Looking for the ‘Whos’
I love mariachi music. This love began on a warm summer evening in July 1966 on La Plaza de Garibaldi in Mexico City where I went for dinner with my Spanish teacher. The plaza was surrounded by small Mexican restaurants while dozens of mariachi bands roamed about entertaining the guests. When we sat down to eat a band approached our table and asked if we would like to hear a song. At the time I was unfamiliar with Mariachi music; my teacher suggested they play “La Negra,” probably the most famous and endearing of all mariachi songs. I still love it and play it as often as I can – nearly 60 years later.
I returned to Canada after completing my studies in Mexico and fantasized about forming a mariachi band. But I knew that in order to do this I would need to find some Whos before I could concentrate on the Hows. Needless to say, the idea never got off the ground, but it was a great fantasy.
Today, there are still many things I would like to accomplish. I have been fortunate throughout my life to find many Whos, who have helped me along the way to implement the Hows. I continue to do so, mainly by using the technology at hand.
In Who Not How: The Formula to Achieve Bigger Goals Through Accelerating Teamwork, Dan Sullivan, a software architect, explains how to retrain our brain to stop limiting our potential based on what we can do on our own. Instead, he suggests we focus on the infinite and endless connections between ourselves and our colleagues as well as the limitless transformations made possible through those connections.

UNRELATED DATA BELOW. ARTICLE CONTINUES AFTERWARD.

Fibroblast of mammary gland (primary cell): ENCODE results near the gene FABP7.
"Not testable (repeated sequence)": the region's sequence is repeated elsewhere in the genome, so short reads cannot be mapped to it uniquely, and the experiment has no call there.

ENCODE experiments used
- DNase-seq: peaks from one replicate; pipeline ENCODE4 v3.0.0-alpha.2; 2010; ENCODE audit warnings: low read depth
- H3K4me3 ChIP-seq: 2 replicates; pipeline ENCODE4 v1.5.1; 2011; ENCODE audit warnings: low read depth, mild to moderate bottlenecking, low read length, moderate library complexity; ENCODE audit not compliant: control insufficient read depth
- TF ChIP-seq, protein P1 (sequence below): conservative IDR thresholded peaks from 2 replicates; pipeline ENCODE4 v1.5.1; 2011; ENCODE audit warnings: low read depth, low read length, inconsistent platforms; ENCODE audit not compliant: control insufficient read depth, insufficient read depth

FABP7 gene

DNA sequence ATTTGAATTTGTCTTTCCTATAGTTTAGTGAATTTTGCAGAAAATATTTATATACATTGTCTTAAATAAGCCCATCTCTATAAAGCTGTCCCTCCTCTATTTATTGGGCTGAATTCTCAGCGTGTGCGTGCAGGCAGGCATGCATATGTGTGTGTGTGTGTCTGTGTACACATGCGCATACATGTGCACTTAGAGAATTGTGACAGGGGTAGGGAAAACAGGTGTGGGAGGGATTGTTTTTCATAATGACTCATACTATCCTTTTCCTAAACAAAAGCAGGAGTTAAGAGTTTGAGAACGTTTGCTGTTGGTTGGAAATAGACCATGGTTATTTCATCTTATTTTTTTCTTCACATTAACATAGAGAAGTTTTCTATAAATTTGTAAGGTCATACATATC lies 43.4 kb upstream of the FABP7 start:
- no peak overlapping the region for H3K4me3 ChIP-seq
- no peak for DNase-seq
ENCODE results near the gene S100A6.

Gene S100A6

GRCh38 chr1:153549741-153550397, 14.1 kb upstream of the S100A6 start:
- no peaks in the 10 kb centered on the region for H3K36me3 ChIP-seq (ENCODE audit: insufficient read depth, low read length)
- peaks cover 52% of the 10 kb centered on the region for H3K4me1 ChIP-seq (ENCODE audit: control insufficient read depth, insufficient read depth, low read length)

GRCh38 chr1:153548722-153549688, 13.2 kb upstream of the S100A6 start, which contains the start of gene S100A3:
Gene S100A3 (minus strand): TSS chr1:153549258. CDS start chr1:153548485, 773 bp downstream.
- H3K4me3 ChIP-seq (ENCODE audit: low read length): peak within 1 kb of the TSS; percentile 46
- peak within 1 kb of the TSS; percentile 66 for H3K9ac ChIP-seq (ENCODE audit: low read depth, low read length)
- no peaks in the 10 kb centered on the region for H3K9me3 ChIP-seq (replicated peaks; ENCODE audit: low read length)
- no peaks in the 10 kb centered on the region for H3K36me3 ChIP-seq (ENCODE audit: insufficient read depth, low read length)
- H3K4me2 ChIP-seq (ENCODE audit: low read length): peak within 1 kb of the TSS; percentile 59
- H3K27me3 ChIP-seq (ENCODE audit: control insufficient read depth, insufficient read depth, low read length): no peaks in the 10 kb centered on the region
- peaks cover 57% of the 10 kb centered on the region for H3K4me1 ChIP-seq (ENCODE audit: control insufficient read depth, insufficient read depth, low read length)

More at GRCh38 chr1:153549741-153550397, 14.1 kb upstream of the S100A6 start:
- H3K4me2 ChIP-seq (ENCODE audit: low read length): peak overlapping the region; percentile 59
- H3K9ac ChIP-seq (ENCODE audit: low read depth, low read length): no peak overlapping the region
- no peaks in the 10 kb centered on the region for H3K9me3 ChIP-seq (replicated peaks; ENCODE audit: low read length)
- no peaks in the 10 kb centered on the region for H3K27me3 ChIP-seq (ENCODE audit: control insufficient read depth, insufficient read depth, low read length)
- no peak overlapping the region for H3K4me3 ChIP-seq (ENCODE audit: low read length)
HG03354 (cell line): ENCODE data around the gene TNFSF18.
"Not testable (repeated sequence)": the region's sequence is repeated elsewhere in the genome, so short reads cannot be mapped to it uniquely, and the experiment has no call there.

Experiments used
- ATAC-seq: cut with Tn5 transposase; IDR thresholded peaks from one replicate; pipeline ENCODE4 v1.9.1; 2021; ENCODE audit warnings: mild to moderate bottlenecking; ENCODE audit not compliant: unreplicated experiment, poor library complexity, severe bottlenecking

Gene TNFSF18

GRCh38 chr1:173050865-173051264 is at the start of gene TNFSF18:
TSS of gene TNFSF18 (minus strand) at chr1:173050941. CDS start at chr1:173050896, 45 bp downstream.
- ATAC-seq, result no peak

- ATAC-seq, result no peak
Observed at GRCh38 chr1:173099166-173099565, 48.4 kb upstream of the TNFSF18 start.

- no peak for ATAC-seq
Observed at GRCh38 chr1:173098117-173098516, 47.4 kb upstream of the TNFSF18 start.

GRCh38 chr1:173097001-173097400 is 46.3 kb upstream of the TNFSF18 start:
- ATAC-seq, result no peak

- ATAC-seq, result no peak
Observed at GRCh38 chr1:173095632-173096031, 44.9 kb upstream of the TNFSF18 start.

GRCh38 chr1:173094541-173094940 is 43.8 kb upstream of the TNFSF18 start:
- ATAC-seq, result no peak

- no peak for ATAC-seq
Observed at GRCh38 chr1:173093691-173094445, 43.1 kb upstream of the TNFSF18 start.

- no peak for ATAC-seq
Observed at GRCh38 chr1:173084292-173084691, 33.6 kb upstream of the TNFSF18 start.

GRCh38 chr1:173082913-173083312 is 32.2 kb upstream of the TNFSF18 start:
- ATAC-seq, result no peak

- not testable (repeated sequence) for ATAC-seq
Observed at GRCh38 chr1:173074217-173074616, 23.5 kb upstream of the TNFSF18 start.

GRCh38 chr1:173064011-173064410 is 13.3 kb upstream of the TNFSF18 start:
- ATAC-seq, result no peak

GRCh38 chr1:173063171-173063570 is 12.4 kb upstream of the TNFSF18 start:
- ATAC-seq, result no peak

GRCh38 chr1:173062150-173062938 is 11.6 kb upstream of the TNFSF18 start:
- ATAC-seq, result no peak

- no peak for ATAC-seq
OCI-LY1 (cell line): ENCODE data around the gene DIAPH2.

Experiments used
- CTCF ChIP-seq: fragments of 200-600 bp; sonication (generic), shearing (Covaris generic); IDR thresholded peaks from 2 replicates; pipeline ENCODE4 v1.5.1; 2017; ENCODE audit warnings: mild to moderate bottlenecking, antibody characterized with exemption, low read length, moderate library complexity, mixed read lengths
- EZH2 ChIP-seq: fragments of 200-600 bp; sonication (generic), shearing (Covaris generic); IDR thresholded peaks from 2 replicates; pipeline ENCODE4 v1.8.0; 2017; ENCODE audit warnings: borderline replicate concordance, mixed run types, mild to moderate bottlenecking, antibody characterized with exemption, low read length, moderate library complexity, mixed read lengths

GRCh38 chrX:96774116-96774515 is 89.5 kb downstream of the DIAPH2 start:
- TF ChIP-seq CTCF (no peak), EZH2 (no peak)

Sullivan points out that in every Who relationship we will have Whos and we will also become a Who. No Who is viewed as becoming better than the other. All Whos are essential to getting our projects accomplished. There is love and respect amongst Whos.
How many projects are holding us back simply because we’re wondering how we will find time to complete them? Let’s start thinking about Who will be able to assist us to move forward. Is it someone on our current team, someone we will need to hire, or possibly someone to whom we can outsource the process? They are definitely out there. We just haven’t identified them yet. Focusing on the How overlooks the more important element of an organization and its story: the Who.
Who not How, can provide us with optimal compensation because when we begin enlisting Whos to support our growing goals, we will no longer become distracted nor focused on nonproductive activities. Who, not How, will help us cultivate more quality relationships because as we increase our standards for how we spend our time – and as our goals increase – we will be required to surround ourselves with higher level Whos. Finally, Who not How, will help us develop a greater sense of purpose in our lives.
The incredible Helen Keller summed it up this way: “Alone we can do so little, together we can do so much!” This should be the mantra for us all.
Vice President Emeritus for Learning Technologies Donald Smith, Ed.D, CPT, headed ME&A programs in learning, leadership, and performance enhancement. He stayed with the firm in his retirement, bringing more than 65 years of experience as a coach, designer, facilitator, evaluator, manager, educator, and organizational change architect in more than 50 countries.